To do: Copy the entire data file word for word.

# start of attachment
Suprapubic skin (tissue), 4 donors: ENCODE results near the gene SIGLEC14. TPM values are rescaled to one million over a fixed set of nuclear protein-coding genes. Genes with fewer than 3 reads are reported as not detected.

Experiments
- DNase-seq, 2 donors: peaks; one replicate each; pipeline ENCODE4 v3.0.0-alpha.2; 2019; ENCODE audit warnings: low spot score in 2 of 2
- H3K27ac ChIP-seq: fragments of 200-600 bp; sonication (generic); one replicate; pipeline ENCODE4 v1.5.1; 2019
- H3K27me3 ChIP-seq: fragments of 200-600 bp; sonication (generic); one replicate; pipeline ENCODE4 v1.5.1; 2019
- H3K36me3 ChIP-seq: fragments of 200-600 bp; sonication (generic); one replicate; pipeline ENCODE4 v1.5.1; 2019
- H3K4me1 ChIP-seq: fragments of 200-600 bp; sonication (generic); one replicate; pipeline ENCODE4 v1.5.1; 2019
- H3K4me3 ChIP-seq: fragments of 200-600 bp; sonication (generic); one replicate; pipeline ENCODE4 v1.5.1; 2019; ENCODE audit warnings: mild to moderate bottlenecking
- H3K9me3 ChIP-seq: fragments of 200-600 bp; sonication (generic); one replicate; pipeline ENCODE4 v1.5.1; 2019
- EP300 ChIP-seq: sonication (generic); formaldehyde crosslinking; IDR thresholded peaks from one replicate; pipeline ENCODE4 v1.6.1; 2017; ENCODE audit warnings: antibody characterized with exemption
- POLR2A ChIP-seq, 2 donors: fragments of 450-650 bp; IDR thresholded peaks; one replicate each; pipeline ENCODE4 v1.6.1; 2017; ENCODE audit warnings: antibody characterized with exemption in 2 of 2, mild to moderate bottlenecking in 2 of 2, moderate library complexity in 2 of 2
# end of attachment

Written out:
Suprapubic skin (tissue), 4 donors: ENCODE results near the gene SIGLEC14. TPM values are rescaled to one million over a fixed set of nuclear protein-coding genes. Genes with fewer than 3 reads are reported as not detected.

Experiments
- DNase-seq, 2 donors: peaks; one replicate each; pipeline ENCODE4 v3.0.0-alpha.2; 2019; ENCODE audit warnings: low spot score in 2 of 2
- H3K27ac ChIP-seq: fragments of 200-600 bp; sonication (generic); one replicate; pipeline ENCODE4 v1.5.1; 2019
- H3K27me3 ChIP-seq: fragments of 200-600 bp; sonication (generic); one replicate; pipeline ENCODE4 v1.5.1; 2019
- H3K36me3 ChIP-seq: fragments of 200-600 bp; sonication (generic); one replicate; pipeline ENCODE4 v1.5.1; 2019
- H3K4me1 ChIP-seq: fragments of 200-600 bp; sonication (generic); one replicate; pipeline ENCODE4 v1.5.1; 2019
- H3K4me3 ChIP-seq: fragments of 200-600 bp; sonication (generic); one replicate; pipeline ENCODE4 v1.5.1; 2019; ENCODE audit warnings: mild to moderate bottlenecking
- H3K9me3 ChIP-seq: fragments of 200-600 bp; sonication (generic); one replicate; pipeline ENCODE4 v1.5.1; 2019
- EP300 ChIP-seq: sonication (generic); formaldehyde crosslinking; IDR thresholded peaks from one replicate; pipeline ENCODE4 v1.6.1; 2017; ENCODE audit warnings: antibody characterized with exemption
- POLR2A ChIP-seq, 2 donors: fragments of 450-650 bp; IDR thresholded peaks; one replicate each; pipeline ENCODE4 v1.6.1; 2017; ENCODE audit warnings: antibody characterized with exemption in 2 of 2, mild to moderate bottlenecking in 2 of 2, moderate library complexity in 2 of 2